• The Texas Speech-Language-Hearing Association will use its personnel grant to develop training modules to increase the knowledge, skills, and competencies of SLPAs working in schools. They will work with education service centers to provide training to SLPAs and SLP supervisors via webinars in the various regions of the state.

Reimbursement Grants
  • Reimbursement grants support projects that improve private health plans and Medicaid reimbursement for and coverage of speech-language pathology and audiology services. Alaska, California, Idaho, Kansas, Minnesota, Virginia, and Washington will receive 2011 reimbursement grants.

  • The Alaska Speech-Language-Hearing Association will address Medicaid speech-language pathology provider confusion and punitive audits by creating a process of collaboration with key administrators and developing a provider manual specific to speech-language pathology.

  • The California Speech-Language-Hearing Association and the Washington Speech and Hearing Association will build a solid foundation for future health care reimbursement advocacy efforts by developing networks of audiology and speech-language pathology members to help identify and address reimbursement issues in their respective states. The California association also will develop educational seminars on reimbursement issues, based on feedback from a survey. The Washington association will research private health insurance benefits across the state to identify and expand advocacy efforts with insurers who fail to reach selected benchmarks.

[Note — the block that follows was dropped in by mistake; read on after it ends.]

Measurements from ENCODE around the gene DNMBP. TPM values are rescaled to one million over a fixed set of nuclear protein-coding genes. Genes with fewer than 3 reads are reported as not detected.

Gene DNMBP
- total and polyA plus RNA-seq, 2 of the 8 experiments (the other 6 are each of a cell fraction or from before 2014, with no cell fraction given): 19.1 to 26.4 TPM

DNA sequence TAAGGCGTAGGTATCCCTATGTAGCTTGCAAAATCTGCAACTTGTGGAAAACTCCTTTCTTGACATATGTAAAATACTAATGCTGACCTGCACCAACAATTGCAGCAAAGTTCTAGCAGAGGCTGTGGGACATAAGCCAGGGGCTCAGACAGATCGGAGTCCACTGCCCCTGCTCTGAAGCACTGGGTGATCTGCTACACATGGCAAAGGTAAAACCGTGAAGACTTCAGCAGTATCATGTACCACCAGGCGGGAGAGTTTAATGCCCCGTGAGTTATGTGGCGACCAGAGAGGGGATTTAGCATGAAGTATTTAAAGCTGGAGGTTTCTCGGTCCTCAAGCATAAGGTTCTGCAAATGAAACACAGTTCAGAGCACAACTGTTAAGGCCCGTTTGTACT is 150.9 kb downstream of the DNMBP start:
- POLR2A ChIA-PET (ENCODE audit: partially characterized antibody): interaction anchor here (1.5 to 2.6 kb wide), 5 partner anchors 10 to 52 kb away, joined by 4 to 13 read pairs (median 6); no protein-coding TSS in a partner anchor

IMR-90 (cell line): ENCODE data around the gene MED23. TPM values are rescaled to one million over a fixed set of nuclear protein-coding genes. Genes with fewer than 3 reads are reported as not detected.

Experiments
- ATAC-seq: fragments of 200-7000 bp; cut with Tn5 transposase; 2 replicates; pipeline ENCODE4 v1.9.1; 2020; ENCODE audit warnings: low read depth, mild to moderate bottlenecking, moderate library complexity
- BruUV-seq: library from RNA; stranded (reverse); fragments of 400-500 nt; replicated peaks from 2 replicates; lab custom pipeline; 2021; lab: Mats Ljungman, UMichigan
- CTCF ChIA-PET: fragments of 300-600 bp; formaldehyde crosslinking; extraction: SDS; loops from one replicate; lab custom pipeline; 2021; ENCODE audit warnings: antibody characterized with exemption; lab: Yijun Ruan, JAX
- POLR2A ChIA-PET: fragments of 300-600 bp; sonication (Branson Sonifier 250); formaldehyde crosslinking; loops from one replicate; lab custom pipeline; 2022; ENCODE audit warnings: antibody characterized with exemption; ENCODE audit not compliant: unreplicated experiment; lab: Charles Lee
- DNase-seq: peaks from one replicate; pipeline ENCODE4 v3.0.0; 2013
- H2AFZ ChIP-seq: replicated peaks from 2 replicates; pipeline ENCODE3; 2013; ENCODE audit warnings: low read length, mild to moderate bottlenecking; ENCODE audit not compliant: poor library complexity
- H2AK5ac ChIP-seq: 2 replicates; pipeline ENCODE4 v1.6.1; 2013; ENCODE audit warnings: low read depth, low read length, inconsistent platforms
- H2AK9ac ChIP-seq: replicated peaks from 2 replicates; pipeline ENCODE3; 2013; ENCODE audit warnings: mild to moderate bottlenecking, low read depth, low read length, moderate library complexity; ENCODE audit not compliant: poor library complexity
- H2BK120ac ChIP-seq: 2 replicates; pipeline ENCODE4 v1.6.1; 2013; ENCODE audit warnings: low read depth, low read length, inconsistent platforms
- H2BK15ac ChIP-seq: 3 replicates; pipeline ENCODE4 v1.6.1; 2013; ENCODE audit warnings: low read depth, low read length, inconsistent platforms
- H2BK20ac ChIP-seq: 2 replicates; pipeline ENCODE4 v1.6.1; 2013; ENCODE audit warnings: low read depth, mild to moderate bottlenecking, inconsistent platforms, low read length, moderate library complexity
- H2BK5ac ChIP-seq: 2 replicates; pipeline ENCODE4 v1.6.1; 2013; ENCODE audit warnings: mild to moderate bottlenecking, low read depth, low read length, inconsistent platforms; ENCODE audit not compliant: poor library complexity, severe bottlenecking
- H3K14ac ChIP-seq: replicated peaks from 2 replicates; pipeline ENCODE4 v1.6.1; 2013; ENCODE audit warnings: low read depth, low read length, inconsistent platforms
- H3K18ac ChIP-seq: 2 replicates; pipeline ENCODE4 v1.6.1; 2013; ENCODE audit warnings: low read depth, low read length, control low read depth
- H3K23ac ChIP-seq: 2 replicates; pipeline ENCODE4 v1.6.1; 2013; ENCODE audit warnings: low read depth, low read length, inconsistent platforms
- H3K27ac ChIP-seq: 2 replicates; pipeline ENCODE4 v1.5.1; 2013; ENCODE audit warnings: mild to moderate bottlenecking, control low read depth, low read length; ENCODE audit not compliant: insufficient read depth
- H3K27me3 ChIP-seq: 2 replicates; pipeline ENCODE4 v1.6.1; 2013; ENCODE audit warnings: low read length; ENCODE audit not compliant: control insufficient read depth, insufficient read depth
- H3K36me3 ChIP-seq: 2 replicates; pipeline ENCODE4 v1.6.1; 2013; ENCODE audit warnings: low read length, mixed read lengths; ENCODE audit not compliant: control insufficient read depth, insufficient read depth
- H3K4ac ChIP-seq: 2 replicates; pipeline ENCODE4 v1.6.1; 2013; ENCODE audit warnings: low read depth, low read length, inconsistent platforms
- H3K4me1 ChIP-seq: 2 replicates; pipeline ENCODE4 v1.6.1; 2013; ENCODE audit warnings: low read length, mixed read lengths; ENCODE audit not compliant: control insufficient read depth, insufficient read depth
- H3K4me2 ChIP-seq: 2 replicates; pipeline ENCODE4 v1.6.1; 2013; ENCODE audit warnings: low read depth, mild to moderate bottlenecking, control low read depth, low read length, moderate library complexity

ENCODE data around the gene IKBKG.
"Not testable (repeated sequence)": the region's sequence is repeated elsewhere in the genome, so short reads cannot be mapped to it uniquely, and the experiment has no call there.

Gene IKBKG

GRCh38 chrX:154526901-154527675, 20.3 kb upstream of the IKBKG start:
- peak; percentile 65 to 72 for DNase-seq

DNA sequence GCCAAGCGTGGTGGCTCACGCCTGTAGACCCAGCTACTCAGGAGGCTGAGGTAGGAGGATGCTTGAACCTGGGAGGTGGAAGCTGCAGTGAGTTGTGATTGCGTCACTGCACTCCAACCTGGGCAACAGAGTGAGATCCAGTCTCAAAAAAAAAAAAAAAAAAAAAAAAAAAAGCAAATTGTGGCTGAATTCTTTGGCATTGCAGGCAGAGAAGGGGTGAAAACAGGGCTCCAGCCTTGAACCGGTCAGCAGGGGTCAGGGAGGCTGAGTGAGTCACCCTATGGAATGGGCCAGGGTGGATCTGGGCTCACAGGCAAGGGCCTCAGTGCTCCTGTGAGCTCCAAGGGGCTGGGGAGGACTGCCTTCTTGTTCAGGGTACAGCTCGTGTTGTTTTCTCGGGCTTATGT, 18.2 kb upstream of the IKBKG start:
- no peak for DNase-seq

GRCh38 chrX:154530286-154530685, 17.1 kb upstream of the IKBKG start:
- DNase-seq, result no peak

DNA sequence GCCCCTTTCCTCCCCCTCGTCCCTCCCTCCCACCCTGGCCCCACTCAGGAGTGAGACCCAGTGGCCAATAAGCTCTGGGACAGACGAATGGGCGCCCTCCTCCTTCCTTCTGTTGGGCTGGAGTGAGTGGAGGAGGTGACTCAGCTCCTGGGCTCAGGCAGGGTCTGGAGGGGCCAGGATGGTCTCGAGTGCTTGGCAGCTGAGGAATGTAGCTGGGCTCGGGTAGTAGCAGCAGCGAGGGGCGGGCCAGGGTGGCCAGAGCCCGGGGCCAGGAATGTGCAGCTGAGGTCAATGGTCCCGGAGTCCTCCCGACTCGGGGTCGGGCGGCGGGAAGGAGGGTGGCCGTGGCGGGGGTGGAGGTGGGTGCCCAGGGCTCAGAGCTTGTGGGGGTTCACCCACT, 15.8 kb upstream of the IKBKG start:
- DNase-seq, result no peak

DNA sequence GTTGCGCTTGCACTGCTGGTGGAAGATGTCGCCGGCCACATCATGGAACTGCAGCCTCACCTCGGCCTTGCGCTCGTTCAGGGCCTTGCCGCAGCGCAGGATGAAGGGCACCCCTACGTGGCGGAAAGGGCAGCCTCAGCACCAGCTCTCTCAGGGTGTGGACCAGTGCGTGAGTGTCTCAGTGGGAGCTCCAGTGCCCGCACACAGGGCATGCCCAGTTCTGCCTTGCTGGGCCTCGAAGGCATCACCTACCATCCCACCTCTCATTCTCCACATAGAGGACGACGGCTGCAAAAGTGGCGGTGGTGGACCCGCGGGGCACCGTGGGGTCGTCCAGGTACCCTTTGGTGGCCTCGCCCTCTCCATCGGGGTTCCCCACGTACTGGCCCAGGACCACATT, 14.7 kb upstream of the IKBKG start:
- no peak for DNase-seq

• In Minnesota, grant funds will be used to bring together a group of stakeholders to identify and collect data on critical reimbursement issues. This information will help focus and strengthen future reimbursement advocacy efforts in the state.

  • The Kansas Speech-Language-Hearing Association will address statewide non-coverage of hearing aids and cochlear implants by convening a working group to research the current demand for mandated insurance coverage and the possible benefits and/or costs to the state. The working group will use its research to create a bill calling for insurance reimbursement of hearing aids and cochlear implants.

  • The Idaho Speech, Language, Hearing Association will continue its efforts to raise awareness about speech-language pathology and audiology services and to encourage SLPs and audiologists to participate in reimbursement advocacy. In 2010, Idaho developed a web video to educate stakeholders about the benefits of speech-language pathology services; the 2011 grant will help develop a similar presentation for audiology services.

  • The Speech-Language-Hearing Association of Virginia will provide advanced training about the Virginia legislative and regulatory process in an effort to enhance advocacy for audiology and speech-language pathology reimbursement by Medicaid and private health insurance.

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May 2011
Volume 16, Issue 5